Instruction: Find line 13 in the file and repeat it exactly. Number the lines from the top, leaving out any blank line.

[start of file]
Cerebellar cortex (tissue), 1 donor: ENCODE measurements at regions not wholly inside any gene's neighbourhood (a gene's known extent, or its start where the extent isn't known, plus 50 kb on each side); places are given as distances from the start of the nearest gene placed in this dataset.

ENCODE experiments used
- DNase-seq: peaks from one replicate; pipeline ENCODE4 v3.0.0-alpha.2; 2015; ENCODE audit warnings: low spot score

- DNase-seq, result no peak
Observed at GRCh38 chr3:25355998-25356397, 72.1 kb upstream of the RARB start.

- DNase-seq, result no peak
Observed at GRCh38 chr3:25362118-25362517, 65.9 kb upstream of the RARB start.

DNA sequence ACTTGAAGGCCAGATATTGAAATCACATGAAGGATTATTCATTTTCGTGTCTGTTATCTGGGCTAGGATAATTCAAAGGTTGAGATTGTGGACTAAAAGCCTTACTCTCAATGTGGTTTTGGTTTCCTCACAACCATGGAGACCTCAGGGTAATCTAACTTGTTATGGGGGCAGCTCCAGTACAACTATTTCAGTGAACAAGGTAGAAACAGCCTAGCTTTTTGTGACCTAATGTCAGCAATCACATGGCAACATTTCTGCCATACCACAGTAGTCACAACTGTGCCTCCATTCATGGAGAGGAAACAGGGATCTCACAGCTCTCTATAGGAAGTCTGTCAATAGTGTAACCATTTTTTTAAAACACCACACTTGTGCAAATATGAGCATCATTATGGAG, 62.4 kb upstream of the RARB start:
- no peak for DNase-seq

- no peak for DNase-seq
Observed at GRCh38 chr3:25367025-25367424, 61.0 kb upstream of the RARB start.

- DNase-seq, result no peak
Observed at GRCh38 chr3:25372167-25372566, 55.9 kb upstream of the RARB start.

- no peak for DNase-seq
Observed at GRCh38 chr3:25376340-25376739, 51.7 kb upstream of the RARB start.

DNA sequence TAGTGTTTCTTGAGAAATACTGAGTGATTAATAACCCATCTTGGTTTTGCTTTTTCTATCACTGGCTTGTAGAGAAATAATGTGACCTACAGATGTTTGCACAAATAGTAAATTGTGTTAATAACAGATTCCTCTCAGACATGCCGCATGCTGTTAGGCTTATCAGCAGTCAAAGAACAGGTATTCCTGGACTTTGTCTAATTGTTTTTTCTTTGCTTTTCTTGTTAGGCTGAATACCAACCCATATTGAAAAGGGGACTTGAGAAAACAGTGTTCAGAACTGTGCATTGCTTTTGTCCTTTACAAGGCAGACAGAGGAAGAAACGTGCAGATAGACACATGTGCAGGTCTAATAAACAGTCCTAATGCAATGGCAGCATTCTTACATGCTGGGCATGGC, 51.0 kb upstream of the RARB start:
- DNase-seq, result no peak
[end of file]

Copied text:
Observed at GRCh38 chr3:25372167-25372566, 55.9 kb upstream of the RARB start.